AUSTIN (KXAN) — Humans may soon have yet another reason to love dogs.
Researchers at Texas Tech University are currently studying how well dogs can detect invasive mussels in bodies of water: looking into both the dogs’ natural capabilities and bulk environmental samples like soil and water.
Researcher Nathan Hall predicts both methods will work. However, he believes dog abilities to provide real-time results will prove to be more beneficial.
“The dog [not only has] a remarkable nose, it’s a remarkably smart animal,” he said. “On top of that is it’s a real-time detection tool. If you have a boat in front of you, if you’re going out to the lake for a day, you don’t want someone to swab your boat, send it to the lab, and let you know three days later whether you can put your boat into the boat ramp.”
These invasive, rapidly-producing, finger-sized mollusks arrived in North America from Eurasia in the 1980s, experts say. After invading the Great Lakes region, they began appearing all across the U.S. The species was discovered in Texas in Lake Texoma in 2009, and has been spreading ever since. Back in 2019, Zebra mussels were the culprit behind a foul odor in Austin city water after they were discovered in a pipeline at the Ulrich Water Treatment Plant.
Earlier this month, the Texas Parks and Wildlife Department announced it discovered an infestation in Burnet County’s Inks Lake, bringing the total number of Texas lakes impacted to 32, with 27 considered infested.
“They can cause a wide variety of damages, to the native life that are within the lakes, as well as [to] any resources that are being utilized on the lake,” Hall said.
The researchers will use six trained dogs that have shown success in detecting mussels. In addition to sniffing for mussels on boats, the dogs will also smell the waterways themselves.
“We really need active screening and active controls, and they very well can work,” Hall said.
The research project has received a $233,641 grant from the U.S. Department of the Interior’s Fish and Wildlife Service to continue its work.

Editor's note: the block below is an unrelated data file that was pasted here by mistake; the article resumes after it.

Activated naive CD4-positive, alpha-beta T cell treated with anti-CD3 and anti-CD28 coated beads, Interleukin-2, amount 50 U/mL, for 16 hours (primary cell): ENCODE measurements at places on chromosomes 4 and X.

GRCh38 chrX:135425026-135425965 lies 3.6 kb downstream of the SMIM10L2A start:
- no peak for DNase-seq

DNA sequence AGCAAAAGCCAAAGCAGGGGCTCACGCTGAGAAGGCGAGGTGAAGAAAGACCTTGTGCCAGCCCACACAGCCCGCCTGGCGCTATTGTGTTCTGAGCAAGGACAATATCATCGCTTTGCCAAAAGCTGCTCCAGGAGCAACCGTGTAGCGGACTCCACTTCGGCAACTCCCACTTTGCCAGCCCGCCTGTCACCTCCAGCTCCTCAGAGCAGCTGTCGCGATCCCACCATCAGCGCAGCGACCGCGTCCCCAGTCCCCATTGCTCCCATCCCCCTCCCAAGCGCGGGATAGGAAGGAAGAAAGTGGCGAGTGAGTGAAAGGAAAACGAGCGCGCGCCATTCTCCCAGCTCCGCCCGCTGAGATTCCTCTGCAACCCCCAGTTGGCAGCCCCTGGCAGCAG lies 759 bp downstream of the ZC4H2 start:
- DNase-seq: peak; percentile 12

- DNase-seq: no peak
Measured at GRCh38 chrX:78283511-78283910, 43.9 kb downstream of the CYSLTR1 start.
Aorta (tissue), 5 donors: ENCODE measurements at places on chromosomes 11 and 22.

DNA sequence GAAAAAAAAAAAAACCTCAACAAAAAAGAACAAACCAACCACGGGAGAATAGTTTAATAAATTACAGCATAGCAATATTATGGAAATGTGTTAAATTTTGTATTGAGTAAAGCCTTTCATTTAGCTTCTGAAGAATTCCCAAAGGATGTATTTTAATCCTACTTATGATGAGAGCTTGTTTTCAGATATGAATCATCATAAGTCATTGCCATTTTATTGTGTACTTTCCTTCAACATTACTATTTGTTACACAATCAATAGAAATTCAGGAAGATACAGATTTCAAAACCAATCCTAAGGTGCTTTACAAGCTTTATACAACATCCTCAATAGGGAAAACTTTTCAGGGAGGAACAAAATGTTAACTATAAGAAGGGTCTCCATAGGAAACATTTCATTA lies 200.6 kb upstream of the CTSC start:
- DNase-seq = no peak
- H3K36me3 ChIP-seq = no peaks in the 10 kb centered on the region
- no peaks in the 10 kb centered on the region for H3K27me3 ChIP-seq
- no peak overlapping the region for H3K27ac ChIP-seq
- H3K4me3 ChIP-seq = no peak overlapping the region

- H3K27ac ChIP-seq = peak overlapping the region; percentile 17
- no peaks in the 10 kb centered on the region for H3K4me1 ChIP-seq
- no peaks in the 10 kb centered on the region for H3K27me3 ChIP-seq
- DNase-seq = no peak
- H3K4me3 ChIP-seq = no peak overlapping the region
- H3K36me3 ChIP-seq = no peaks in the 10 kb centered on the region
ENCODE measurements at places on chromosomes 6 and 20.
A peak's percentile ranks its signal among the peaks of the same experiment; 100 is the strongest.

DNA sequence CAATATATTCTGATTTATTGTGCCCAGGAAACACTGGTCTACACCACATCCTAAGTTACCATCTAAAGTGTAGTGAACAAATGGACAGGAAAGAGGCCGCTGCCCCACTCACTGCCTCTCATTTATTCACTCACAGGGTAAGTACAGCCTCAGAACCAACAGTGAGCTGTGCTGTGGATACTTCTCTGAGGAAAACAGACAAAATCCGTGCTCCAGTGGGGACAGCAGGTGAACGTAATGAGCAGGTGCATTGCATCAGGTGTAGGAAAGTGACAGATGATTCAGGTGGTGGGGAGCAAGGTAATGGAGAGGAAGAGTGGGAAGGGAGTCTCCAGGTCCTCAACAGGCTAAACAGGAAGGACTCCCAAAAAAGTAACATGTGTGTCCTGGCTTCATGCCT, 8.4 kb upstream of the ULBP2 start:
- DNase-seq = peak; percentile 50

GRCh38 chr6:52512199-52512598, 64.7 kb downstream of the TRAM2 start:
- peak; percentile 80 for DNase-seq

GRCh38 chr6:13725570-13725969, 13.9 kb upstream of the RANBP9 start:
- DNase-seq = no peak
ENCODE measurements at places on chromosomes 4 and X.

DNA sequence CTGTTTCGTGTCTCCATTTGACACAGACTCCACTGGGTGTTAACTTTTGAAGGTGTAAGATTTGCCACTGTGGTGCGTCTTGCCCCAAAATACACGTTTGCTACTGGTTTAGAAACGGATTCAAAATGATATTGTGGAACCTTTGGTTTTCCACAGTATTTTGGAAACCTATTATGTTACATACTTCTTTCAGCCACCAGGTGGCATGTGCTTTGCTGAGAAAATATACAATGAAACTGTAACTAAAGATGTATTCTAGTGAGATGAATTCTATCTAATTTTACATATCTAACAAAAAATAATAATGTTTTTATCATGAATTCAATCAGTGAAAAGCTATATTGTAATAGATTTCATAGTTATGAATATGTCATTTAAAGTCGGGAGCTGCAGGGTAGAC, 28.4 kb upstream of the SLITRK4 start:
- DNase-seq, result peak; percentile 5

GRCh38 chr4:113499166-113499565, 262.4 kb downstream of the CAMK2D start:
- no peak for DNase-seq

Invasion of the Zebra mussels!
While dogs could be a key to slashing Zebra mussel populations, the mussels also have a way of striking back at the canines.
John Higley, CEO of EQO, an Austin-based biotech company that helps manage invasive species, says that because Zebra mussels feed on “good” algae in bodies of water, it gives toxic algae — which can be deadly to dogs — free reign. This algae, also known as cyanobacteria, is blue-green in color and is known to have caused the deaths of at least five dogs after swimming in bodies of water in Austin in 2019.
Nationally, Zebra mussels are posing a problem, too.
Back in March, they were discovered in aquarium products imported from the Ukraine. These “moss balls” are used in tanks for Beta fish and are sometimes sold under the names, “Beta Buddy Marimo Balls,” and similar names. At the time, TPWD urged retailers to pull the items from shelves and for customers to dispose of them by drying/freezing them or putting them in plastic bags before tossing in the trash.
The products were sold at both Petco and PetSmart, but were shortly removed.
In addition to aquatic pets and habitats, Zebra mussels can pose dangers to humans. Swimmers are particularly at risk of having their feet sliced by the razor blade-sharp mussels. Protective footwear should always be worn when taking dips in bodies of water known to have Zebra mussels.
If you’ve seen zebra mussels in Texas waterways, you can send photos and location information to email@example.com or by calling (512) 389-4848.